Administration Shows Early Enthusiasm for Wildlife Protection

The president and the executive branch hold enormous sway in setting US wildlife policy—from signing (or vetoing) wildlife-related legislation, to issuing orders and regulations that enhance (or remove) protections for wildlife and habitat, to nominating the federal judges who may determine whether those laws and regulations are valid. Sadly, over the past four years, the Trump administration wielded its power in this arena to weaken major federal laws put in place to safeguard wildlife and its habitat, including the Endangered Species Act (ESA), the National Environmental Policy Act (NEPA), and the Migratory Bird Treaty Act (MBTA). 

photo by kojihirano
photo by kojihirano

The Trump administration also conducted the first-ever sale of oil and gas leases in the Arctic National Wildlife Refuge (ANWR)—threatening migratory birds, caribou, and polar bears. It removed millions of acres of critical forest habitat for threatened northern spotted owls, proposed unsafe and inhumane surgical sterilization procedures on wild mares, and built miles of steel wall along the US-Mexico border, bypassing environmental review and destroying and further dividing already fragmented landscapes relied upon by hundreds of species. It overturned an Obama-era ban on the use of lead ammunition and fishing tackle on lands managed by the US Fish and Wildlife Service (USFWS), despite the lethal threat that lead poisoning poses to species such as the golden eagle and sandhill crane.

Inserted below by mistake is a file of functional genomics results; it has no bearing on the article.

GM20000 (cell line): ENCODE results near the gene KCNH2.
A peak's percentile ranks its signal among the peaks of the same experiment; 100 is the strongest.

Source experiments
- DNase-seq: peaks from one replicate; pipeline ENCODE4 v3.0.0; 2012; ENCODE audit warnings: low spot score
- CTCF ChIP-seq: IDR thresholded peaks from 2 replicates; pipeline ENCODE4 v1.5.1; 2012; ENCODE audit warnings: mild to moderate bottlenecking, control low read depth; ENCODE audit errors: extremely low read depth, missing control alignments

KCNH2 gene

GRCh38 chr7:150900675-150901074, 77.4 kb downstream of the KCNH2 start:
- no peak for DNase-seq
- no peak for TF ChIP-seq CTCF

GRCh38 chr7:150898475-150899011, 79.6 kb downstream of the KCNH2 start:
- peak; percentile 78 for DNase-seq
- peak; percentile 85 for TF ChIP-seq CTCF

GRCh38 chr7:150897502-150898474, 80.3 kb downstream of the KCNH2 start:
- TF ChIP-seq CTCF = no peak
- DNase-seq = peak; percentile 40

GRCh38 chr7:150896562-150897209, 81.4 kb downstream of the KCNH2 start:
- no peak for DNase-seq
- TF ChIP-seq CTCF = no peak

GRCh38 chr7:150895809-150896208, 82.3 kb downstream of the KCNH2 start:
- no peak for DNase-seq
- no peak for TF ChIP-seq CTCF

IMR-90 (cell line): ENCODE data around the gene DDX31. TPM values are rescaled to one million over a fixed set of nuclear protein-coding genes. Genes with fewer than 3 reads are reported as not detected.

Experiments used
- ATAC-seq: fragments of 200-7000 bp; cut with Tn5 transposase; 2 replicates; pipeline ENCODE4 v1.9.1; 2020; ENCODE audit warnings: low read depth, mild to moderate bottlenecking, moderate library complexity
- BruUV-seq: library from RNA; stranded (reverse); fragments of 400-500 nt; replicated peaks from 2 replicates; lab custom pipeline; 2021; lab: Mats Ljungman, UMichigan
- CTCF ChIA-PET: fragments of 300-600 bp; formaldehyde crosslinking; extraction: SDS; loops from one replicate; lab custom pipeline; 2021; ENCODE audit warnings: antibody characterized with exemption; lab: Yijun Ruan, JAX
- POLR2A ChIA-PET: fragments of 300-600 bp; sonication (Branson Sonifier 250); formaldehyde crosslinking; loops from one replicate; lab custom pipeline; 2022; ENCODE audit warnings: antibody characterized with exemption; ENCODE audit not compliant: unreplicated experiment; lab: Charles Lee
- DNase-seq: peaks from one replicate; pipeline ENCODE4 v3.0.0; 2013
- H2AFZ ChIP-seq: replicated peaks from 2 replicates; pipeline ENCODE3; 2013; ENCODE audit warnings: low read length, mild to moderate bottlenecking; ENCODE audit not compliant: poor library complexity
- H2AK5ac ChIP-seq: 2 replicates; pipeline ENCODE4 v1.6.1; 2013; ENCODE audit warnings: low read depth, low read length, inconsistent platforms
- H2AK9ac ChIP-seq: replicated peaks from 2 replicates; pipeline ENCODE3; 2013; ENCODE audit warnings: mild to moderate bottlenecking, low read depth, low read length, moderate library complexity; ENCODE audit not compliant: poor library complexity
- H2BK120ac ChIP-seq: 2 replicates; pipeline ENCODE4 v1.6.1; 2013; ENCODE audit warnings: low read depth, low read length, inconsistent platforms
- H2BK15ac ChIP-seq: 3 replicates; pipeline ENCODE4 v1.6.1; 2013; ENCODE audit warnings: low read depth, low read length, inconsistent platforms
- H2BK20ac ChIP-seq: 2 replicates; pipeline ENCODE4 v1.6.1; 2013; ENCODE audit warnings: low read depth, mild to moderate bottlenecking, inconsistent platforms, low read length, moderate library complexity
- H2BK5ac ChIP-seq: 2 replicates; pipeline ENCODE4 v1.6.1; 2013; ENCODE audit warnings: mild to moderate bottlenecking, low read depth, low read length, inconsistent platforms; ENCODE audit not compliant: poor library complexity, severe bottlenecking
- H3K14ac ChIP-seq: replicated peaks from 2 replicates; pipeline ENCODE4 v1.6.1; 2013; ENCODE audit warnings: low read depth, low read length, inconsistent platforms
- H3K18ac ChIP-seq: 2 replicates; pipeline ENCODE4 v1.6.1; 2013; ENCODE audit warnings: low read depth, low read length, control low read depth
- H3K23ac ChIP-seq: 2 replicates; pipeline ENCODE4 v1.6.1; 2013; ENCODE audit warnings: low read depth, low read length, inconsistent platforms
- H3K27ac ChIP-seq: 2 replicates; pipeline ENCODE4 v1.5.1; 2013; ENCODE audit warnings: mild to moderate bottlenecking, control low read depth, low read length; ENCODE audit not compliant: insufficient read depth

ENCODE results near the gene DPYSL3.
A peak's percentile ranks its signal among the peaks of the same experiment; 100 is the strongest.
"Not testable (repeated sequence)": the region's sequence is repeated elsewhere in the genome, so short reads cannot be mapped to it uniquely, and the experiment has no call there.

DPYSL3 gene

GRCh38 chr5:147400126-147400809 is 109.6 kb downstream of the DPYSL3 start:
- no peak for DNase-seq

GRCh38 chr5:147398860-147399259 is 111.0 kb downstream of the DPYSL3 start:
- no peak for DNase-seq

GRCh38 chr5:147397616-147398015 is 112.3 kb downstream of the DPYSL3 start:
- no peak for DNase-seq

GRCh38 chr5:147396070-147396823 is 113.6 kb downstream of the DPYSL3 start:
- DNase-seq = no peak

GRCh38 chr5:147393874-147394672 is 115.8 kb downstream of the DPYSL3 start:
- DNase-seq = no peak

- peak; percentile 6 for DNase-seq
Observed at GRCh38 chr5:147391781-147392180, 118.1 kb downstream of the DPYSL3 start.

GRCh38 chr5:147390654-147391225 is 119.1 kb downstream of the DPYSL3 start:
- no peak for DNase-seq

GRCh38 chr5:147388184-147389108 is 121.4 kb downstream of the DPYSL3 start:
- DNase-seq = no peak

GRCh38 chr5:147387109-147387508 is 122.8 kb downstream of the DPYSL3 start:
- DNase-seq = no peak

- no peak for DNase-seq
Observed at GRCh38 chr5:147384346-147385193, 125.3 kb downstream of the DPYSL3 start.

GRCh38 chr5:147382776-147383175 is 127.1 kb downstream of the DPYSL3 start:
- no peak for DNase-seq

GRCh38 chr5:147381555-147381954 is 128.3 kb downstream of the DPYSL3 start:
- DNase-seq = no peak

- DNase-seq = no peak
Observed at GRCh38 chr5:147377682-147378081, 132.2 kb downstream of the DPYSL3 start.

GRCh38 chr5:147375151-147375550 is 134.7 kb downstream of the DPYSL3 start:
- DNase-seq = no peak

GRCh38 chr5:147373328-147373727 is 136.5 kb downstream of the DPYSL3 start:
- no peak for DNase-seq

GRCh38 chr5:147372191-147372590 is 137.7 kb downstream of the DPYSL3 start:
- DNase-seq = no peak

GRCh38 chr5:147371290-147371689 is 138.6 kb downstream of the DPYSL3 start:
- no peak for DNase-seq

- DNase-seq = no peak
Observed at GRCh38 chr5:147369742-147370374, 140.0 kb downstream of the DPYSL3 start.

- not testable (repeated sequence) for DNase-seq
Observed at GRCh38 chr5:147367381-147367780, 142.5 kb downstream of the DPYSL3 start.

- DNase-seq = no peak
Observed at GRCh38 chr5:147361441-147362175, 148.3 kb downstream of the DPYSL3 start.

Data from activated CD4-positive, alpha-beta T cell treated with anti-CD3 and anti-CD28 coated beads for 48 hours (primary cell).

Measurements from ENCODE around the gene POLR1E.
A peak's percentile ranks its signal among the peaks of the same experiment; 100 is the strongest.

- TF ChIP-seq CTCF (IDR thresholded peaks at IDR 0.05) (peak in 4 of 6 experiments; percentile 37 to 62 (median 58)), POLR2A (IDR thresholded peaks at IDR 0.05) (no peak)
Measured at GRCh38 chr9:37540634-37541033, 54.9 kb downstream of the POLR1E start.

Over the past four years, ecologically important large carnivores were especially targeted. The administration stripped ESA protections from gray wolves and Yellowstone-area grizzly bears, abandoned red wolf recovery efforts in North Carolina, withdrew an Obama administration proposal to grant ESA protections to wolverines in the contiguous 48 states, and authorized inhumane methods of hunting and trapping wolves, bears, and coyotes in national preserves in Alaska.

In welcome contrast, the current administration has thus far demonstrated a commitment to environmental conservation and wildlife protection. On Inauguration Day, President Biden issued an executive order directing agency heads to immediately review (with an eye toward suspending, revising, or rescinding) all regulatory actions taken during the previous four years that may be inconsistent with a science-based approach. This includes nearly all of the Trump-era regulations undermining the ESA, NEPA, and the MBTA. On the same day, President Biden temporarily halted oil and gas activity in ANWR, the first step toward fulfilling his campaign promise to permanently protect the refuge. 

One week later, President Biden signed another order that established a bold vision for conserving habitat vital to the preservation of biodiversity. The policy, known informally as “30x30,” calls for the permanent protection of 30 percent of the nation’s undeveloped lands and waters by 2030. This ambitious goal emerged from a growing scientific consensus that swift, transformative action is needed to prevent potentially catastrophic species extinction and ecosystem collapse that would imperil not only wildlife but also human survival. The order also created the Civilian Climate Corps, a jobs program designed to conserve public lands, protect biodiversity, and address climate change.